OMG, I'm in Russia!


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Europe » Russia » Northwest » Kola Peninsula » Murmansk
July 11th 2006
Published: July 11th 2006
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I've made it - into Russia at long last! Sorry for the lack of updates over the past week or so - it's been really hectic here what with travelling and also a lack of internet cafes. Anyway, I'm typing this from a place in Moscow, just off of Red Square. A few of us got up early this morning to queue to see Lenin in his mausoleum and wow, what an occasion! As you can imagine, the tomb itself is very austere with soldiers around making sure you keep in line and keep on walking around the glass cabinet containing his body. The place itself is very dimly lit and cold (especially as it's about 30C outside at the mo). It's just off of Red Square with the huge walls of the Kremlin providing the backdrop on one side, St Basil's Church and the GUM store on the other - it's fantastic. I can't help but think of the May Day marches, tanks rumbling through the square with the old Soviet leaders standing on, watching the thousands of troops march past. Now the only troops we saw goose step was at the changing of the guard, outside the Tomb of the Unknown Soldier.

I'm travelling with a few other people at the moment who I met in St Petersburg. We're all heading in the same direction initially - onto Beijing and then 2 others are also headed overland to Oz! Don't think we're running to the same timescale though, so will likely say goodbye in Mongolia. They're a great bunch - a mixture of Irish, English and an Aussie (believe it or not, one lives with an IBM'er in Portsmouth!).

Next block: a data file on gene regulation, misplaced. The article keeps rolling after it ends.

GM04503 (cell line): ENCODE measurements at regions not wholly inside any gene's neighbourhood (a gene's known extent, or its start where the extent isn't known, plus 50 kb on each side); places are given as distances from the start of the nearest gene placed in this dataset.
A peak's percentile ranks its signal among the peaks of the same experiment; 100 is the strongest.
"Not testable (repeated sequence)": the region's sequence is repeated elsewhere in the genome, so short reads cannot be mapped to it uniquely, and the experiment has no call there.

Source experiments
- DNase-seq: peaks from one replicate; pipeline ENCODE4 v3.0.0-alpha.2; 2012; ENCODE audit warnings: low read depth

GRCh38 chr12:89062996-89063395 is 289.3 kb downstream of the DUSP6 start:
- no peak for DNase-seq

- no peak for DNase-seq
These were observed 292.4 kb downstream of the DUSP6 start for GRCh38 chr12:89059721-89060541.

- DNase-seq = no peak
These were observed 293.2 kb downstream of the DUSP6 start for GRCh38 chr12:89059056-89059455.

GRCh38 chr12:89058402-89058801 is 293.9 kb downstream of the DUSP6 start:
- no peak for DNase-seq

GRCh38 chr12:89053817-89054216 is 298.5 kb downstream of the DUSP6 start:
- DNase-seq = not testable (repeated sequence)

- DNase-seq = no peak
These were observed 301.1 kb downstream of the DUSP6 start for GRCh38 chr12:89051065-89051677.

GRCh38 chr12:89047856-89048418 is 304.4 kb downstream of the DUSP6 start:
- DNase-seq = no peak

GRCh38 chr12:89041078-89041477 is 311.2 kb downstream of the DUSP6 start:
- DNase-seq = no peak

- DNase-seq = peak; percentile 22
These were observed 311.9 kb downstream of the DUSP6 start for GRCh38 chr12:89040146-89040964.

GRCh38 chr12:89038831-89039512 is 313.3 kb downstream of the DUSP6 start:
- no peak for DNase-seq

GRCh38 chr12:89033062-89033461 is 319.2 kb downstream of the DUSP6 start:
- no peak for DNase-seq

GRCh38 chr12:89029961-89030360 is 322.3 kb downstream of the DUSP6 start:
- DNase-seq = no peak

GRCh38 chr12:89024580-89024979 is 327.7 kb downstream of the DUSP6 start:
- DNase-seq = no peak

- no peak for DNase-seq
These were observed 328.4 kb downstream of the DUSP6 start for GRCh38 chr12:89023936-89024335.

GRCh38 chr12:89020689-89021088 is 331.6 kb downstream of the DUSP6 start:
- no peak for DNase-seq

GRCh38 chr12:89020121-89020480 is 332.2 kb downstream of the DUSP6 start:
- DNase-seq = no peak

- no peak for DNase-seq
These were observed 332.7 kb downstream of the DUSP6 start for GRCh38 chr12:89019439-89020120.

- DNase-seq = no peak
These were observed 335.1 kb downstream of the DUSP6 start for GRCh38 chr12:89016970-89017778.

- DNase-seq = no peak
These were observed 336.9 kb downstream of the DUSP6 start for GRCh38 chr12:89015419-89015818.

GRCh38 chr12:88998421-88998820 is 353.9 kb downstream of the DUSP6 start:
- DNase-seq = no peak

I don't think I've updated this since Norway, when I was about to take the bus into Russia. Well in the end I met someone in Tromso who was taking the ferry up the coast to the border, so rather than take a 22 hour bus journey I decided to travel with her for a few days and had a blast. We watched the midnight sun as we travelled up the coast as it reflected off of the snowy mountains at 3am - a fantastic sight. Sleeping on the sofas in the bar saved some money too - and again we had the best view of the coast line in the Arctic Circle. I arrived in the frontier town of Kirkenes which was so different to Norway it was unreal. Russian voices and road signs were everywhere and there was a very different feel to the place - more of a stopping off point, people waiting for transport to Russia. A few years ago the temperature dropped to -56C - thankfully not this year! Anyway, I took the old Russian bus with the Russian and a couple of Norwegian travellers across the border and into Russia - with a nervous feeling in my belly... .